- The impact of Wannacry and the reasons behind it
- What can we learn from this attack and steps to take today
- How likely are we to see this type of attack repeated on a more devastating scale in the future
- What should organizations and enterprises do to improve their security posture in the age of ransomware, phishing scams, and IoT
- Mark Weatherford, Chief Cybersecurity Strategist at vArmour
- Gary Hayslip, CISO of Webroot
- Simon Crosby, CTO of Bromium
This past week we saw the emergence of a worm-based ransomware attack in wannacry that showed us how damaging these attacks can be to critical services society relies on.
This presentation will cover the recent wannacry attacks and what we have learned from them. In addition, we'll discuss the evolution of ransomware in recent years, focusing on attacks targeted against enterprises and so-called "high-interaction" ransomware attacks. Attendees will also be given a path forward of protecting their institution. A discussion of the renewal of Business Continuity and Disaster Recovery as a result and what this means for fintech going forward.
About the Presenter:
John Bambenek is Manager of Threat Intelligence Systems at Fidelis Cybersecurity and an incident handler with the Internet Storm Center. He is also a faculty member of the Department of Computer Science at the University of Illinois where he teaches courses in cybersecurity. He has been researching security threats and criminal organizations for 17 years and coordinating with US and foreign law enforcement entities to help bring criminal actors to justice.
In early May, the world witnessed a massive ransomware campaign that had a crippling effect on businesses in multiple industries across the globe. What made this ransomware, called WannaCry, so different than others was the ransomware’s ability to combine lateral movement. As opposed to other ransomware that typically infects a few devices within an organization, WannaCry had worm-like capabilities, spreading itself throughout the organizational network and hitting servers.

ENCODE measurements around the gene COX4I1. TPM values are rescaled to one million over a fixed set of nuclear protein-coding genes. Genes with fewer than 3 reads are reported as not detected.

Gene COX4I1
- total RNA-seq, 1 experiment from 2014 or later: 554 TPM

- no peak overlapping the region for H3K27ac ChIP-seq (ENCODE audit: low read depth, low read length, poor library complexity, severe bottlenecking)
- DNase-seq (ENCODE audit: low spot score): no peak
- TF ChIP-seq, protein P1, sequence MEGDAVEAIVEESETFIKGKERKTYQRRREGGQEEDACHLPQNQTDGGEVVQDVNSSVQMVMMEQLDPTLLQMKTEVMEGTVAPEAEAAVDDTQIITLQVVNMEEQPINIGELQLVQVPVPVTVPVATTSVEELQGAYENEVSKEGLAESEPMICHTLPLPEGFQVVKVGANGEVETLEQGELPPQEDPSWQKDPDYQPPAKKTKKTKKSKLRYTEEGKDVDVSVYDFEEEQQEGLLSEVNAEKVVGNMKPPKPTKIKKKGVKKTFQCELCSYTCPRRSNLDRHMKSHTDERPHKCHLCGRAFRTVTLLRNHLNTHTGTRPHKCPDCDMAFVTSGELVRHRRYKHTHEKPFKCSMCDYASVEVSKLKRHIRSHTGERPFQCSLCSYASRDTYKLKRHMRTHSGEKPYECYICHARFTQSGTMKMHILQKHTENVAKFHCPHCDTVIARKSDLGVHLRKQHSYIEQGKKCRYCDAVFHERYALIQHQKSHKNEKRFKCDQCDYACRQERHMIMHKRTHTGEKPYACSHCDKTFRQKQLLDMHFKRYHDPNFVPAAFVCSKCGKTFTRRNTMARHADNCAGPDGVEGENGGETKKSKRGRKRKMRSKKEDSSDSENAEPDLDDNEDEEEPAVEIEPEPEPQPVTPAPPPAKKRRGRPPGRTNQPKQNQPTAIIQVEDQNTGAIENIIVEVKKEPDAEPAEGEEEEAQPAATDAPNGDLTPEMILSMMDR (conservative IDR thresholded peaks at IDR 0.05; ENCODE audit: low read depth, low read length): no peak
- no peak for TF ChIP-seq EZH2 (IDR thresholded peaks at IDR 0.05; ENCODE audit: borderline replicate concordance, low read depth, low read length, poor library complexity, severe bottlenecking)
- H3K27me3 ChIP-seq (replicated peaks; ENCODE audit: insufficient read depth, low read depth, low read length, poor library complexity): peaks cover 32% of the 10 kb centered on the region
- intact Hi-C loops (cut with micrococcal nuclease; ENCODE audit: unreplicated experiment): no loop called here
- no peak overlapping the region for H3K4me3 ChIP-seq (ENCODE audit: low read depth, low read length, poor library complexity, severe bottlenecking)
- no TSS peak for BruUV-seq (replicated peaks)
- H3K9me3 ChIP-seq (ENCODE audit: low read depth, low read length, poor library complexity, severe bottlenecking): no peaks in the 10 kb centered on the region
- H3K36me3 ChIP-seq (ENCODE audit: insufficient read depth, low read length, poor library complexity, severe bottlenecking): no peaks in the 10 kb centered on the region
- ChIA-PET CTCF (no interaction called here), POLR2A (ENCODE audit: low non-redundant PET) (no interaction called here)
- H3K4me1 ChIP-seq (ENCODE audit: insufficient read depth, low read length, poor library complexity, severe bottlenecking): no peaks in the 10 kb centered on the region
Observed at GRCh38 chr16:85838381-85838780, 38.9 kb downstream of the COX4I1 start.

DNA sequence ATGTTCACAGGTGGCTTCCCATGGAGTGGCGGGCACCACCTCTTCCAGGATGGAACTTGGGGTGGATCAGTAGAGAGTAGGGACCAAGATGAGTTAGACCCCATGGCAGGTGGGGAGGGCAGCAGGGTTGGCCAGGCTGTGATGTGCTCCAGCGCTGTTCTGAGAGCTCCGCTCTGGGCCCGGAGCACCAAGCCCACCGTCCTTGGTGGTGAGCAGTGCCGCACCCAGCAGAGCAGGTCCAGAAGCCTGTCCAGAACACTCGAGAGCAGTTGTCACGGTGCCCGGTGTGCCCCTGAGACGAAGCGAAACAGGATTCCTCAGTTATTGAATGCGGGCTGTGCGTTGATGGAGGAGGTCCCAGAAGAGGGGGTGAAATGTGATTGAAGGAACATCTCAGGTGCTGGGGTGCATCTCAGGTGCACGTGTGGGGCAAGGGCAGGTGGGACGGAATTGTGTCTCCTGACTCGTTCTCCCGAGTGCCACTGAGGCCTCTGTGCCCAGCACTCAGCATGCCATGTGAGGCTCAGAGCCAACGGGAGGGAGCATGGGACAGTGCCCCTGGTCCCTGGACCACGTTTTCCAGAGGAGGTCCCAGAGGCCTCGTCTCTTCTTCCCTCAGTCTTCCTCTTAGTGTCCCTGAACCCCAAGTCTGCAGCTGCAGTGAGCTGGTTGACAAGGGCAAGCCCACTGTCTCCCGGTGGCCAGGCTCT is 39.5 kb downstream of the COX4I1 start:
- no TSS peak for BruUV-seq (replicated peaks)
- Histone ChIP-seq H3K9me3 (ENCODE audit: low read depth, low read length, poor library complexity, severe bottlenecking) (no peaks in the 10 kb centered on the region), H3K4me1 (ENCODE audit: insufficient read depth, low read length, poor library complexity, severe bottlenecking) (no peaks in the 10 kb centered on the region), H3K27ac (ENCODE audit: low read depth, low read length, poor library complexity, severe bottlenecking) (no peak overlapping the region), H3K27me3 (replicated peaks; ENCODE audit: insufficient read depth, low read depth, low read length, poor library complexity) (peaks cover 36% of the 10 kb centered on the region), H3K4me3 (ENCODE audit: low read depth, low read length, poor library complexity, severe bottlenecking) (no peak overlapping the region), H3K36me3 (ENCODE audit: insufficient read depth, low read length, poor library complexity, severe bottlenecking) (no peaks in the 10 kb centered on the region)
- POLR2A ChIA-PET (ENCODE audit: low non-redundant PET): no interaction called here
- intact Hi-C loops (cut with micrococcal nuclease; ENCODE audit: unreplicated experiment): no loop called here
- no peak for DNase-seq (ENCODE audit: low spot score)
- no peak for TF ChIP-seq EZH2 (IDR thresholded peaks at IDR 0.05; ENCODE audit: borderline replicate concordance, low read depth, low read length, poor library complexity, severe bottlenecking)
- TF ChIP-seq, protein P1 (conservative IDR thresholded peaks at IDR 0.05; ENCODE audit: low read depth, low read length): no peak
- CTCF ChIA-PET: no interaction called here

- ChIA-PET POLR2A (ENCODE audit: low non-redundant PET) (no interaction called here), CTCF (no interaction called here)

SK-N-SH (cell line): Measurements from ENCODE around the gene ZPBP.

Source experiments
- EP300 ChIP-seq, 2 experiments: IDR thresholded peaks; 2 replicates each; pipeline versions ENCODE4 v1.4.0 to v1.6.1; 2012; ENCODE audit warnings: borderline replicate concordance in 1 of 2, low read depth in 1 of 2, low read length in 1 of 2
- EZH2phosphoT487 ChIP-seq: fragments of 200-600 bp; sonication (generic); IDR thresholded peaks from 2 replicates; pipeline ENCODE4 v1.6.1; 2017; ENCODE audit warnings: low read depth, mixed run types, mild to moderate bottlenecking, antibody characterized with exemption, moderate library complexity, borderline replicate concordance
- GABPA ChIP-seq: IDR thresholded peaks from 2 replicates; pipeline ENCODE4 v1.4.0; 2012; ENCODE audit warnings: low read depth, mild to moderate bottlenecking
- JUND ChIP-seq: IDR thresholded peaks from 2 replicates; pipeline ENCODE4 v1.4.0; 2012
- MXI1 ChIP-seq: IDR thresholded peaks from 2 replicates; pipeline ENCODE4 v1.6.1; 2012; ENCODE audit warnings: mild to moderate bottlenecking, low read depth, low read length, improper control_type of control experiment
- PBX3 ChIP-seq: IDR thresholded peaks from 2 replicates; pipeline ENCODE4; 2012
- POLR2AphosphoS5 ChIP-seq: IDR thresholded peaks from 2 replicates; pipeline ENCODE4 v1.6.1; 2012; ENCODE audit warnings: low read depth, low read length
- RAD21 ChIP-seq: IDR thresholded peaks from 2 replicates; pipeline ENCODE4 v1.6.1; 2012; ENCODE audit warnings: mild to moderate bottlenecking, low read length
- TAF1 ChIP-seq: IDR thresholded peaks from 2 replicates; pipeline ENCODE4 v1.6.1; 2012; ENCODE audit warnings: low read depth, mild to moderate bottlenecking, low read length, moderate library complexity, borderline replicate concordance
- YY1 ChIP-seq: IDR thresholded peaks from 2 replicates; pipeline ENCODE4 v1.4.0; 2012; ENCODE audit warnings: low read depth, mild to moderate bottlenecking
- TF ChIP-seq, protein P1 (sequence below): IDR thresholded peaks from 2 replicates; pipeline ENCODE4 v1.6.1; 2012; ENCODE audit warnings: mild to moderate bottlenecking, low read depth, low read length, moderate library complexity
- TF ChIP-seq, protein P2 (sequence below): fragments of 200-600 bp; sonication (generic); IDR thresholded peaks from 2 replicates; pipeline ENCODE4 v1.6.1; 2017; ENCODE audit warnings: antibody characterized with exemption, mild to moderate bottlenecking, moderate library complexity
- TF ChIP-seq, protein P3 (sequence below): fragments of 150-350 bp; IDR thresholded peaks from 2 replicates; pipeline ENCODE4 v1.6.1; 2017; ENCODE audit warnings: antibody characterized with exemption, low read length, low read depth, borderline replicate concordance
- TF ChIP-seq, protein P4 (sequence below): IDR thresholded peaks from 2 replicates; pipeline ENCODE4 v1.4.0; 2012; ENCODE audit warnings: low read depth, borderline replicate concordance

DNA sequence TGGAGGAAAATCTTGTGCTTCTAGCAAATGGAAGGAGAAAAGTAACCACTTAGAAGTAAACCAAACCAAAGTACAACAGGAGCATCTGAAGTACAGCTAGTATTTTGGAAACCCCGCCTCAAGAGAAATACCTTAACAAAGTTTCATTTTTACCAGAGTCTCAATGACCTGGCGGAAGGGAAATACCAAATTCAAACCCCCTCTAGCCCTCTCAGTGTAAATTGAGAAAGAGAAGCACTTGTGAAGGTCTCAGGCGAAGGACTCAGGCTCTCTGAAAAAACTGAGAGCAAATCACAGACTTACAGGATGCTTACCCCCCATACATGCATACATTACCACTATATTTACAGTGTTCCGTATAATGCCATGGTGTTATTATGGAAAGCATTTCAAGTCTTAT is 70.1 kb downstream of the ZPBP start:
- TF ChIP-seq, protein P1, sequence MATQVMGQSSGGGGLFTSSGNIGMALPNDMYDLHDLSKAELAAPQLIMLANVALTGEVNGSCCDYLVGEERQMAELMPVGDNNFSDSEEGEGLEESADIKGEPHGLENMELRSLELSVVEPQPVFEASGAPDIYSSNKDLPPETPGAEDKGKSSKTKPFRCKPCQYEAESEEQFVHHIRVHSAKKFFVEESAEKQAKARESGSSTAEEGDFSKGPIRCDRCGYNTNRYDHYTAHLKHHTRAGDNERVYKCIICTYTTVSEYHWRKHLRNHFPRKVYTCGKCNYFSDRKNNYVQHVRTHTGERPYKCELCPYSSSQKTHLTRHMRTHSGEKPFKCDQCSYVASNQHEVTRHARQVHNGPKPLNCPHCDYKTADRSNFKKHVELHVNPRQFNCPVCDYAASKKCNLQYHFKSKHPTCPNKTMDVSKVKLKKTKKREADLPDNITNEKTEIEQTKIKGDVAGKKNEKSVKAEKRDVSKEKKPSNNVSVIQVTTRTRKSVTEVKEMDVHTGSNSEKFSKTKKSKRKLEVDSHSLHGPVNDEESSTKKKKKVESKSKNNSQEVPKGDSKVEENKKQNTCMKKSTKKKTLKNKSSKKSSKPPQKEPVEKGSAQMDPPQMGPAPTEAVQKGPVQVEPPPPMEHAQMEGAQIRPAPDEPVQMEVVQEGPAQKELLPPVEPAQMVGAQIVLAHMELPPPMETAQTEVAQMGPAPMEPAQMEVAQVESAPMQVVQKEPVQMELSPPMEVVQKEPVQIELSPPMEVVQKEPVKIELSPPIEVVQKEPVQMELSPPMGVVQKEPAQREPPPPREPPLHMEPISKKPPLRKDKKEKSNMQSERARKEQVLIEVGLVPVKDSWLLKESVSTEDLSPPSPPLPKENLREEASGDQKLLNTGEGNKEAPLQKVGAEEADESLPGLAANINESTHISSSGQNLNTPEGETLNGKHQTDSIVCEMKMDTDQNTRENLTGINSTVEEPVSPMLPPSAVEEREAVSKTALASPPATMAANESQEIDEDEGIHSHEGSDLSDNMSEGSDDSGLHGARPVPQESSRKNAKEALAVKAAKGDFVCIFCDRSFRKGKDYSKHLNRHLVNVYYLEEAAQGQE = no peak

While a “kill-switch” was used against WannaCry, organizations are undoubtedly going to continue suffering from WannaCry’s remnants within organizations. More so, the impact of WannaCry will motivate ransomware authors to start adopting lateral movement capabilities. Yet, with all the advanced malware techniques, security professionals are required to ensure the continuous operations of their systems.
In this webinar, you will:
- Learn about EternalBlue - the exploit in Microsoft's implementation of the SMB protocol that enabled WannaCry to propagate throughout the organization
- Watch how WannaCry attacks an unpatched endpoint and encrypts data
- Receive strategies and best practices to ensure that your systems are protected from advanced ransomware
The world is experiencing a ransomware attack like no other. While the wave of infections was spreading from East to West, a kill switch was identified that slowed the campaign considerably. Then another kill switch was needed, then another. Against popular belief, these kill switches are only effective against the original strain of the malware. In this presentation, we will review a variant without a registerable web site kill switch and how to protect against it.
Join this webinar and ask your most pressing WannaCry questions.
About the Presenter:
Mounir Hahad, Ph.D. is Sr Director at Cyphort, a Security Analytics company headquartered in Santa Clara, CA. Mounir is the head of Cyphort Labs, the group responsible for conducting threat research within Cyphort and driving detection enhancements for Cyphort’s Advanced Detection Fabric which uses behavioral analysis along with machine learning to detect advanced threats and correlate those incidents with ingested information from third party solutions. Mounir holds a Ph.D. in computer science from the University of Rennes. Prior to Cyphort, Mounir held various engineering management positions with Cisco’s Security Technology Group and with IronPort Systems.